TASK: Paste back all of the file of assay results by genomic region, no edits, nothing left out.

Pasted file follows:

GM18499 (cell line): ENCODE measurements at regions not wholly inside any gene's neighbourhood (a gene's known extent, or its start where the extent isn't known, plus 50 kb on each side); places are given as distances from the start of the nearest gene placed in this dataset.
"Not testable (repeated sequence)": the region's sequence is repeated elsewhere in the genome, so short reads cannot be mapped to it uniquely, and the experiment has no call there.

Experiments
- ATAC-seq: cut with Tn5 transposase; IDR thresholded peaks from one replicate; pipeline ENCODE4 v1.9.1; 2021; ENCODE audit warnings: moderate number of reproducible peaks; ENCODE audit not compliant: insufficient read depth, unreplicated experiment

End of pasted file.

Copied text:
GM18499 (cell line): ENCODE measurements at regions not wholly inside any gene's neighbourhood (a gene's known extent, or its start where the extent isn't known, plus 50 kb on each side); places are given as distances from the start of the nearest gene placed in this dataset.
"Not testable (repeated sequence)": the region's sequence is repeated elsewhere in the genome, so short reads cannot be mapped to it uniquely, and the experiment has no call there.

Experiments
- ATAC-seq: cut with Tn5 transposase; IDR thresholded peaks from one replicate; pipeline ENCODE4 v1.9.1; 2021; ENCODE audit warnings: moderate number of reproducible peaks; ENCODE audit not compliant: insufficient read depth, unreplicated experiment